The Mercury News
Police brass push for Measure F
Advocates claim initiative’s passage is only way to solve SJPD staffing crisis
SAN JOSE — A month after the city declared an emergency so the San Jose Police Department could patch together street patrols, police brass are more forcefully stumping for a ballot measure they say is the only hope to end a protracted staffing crisis.
The latest overture, presented to the City Council on Tuesday, is backed by a city audit that says “historic vacancies have caused overtime costs to skyrocket and officer workload to increase,” to the tune of overtime pay tripling to $35 million in eight years and now accounting for more than 10 percent of the annual department budget.
Officer James Gonzales, vice president of the San Jose Police Officers’ Association, said the
newly released figures come as no surprise.
“Officers have been working dangerous levels of excessive overtime for years now. They don’t know when they’re coming home, when their days off are going to be, if any,” Gonzales said.
The audit found that officers in the city worked an average of 450 hours of overtime in 2015, increasing their work year by more than 20 percent. The City Council declared a technical state of emergency at the end of August that allowed Chief Eddie Garcia to override collectively bargained work conditions and reassign officers from investigative and other specialized bureaus to patrol.
Mayor Sam Liccardo stressed the urgency by alluding to the approximately one dozen officers living part-time in recreational vehicles parked near police headquarters to accommodate unpredictable overtime shifts.
“The trailers in the parking lot where officers are sleeping, those are the symbols,” Liccardo said, “and a testament to the challenges they are facing every day.”
In its own report, the Police Department also stated that it has seen a net loss of 485 officers since 2012, when the pension-reform initiative Measure B was passed, accelerating an exodus of officers that began with austerity measures spurred by the Great Recession in 2008.
This November’s Measure F, which would replace many of the controversial provisions of Measure B, is not necessarily being viewed as a panacea to that attrition but is firmly being presented by advocates as the only hope to stabilize the department.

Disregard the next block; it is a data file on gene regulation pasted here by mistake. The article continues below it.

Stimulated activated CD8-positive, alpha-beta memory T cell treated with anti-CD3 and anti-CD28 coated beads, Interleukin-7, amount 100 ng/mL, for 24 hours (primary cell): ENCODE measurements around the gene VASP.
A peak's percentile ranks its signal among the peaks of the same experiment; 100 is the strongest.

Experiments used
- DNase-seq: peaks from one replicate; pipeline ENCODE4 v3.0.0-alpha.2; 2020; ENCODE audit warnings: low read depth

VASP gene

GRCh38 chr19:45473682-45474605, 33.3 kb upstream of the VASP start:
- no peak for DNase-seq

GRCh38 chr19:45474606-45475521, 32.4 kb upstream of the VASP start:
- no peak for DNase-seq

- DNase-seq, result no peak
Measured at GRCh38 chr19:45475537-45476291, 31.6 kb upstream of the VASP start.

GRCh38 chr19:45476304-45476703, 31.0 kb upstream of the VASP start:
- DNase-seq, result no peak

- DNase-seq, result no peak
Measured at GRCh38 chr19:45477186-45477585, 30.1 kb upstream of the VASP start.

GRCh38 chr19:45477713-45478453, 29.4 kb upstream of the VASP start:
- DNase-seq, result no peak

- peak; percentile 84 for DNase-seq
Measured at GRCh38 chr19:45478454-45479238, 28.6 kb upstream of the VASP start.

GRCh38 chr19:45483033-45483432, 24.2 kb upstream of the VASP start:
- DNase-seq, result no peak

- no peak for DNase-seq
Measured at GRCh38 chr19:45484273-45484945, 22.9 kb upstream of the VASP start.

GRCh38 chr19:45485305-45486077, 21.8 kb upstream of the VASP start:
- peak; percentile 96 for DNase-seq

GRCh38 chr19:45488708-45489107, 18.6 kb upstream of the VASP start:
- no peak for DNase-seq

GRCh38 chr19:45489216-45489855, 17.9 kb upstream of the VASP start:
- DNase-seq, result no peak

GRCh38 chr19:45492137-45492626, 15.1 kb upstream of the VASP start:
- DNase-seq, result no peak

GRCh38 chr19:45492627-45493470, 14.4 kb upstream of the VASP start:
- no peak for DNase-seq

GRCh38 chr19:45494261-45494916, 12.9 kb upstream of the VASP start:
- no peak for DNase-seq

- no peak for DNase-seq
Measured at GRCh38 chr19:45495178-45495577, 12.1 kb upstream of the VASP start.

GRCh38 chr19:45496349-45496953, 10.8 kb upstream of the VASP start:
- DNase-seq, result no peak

Under current attrition rates, and accounting for 20 recruits in each police academy, the department is projected to drop from its current number of 912 — the fewest officers since the 1980s — to 890 in July 2019. The department is authorized to field 1,109 officers.
The Police Department’s worst-case scenario entails Measure F failing at the polls, which officials say will drive away recruits and officers, leaving 739 officers by the same 2019 milestone.
The most optimistic projection has Measure F passing, thereby lessening the rate of resignations and beefing up recruitment under the idea that San Jose police pay and benefits would become competitive to other regional police agencies. This rosy timeline projects three academy classes of 45 recruits each year and a modest return of officers who left, all contributing to the ranks swelling to 1,167 by July 2019.
“We know there are officers who have left who are waiting for the outcome of this,” Garcia said, adding that the projections are based on conservative estimates of officers returning. “We can sell this department and the police work we do here.”
The department and advocates are banking entirely on the passage of Measure F as the only workable scenario with no alternatives. That raises the ire of Councilman Pierluigi Oliverio, who has championed a thrice-revived proposal to contract peripheral police services with the Santa Clara County Sheriff’s Office and California Highway Patrol, a plan that police officials have dismissed as impractical.
Oliverio also contends the ballot measure is not sufficiently narrowed to police since it would apply to other city employees, and says that the city has to be open to new ideas to provide police services while SJPD rebuilds.
“Measure F is being sold as only being about police, when approximately 5 percent of those benefiting from increased pensions are police officers. It’s a shame we cannot do what other cities do today; instead, the child pornography unit is cut and residents will wait 10 years for police staffing to increase to historic levels,” Oliverio said. “At this point, call in the National Guard, but then the powers that be would probably discredit our military personnel as not qualified.
But advocates of Measure F, which currently has no organized opposition, contend that the singular focus is not a political ploy, but rather a reflection of a harsh reality stemming from years of staffing losses.
“The scariest thing about our situation is there are no viable alternatives other than the passage of Measure F to get us out of this mess,” Gonzales said. “If it’s not passed, the number of officers leaving will increase, and that’s a scenario we have no solution for.”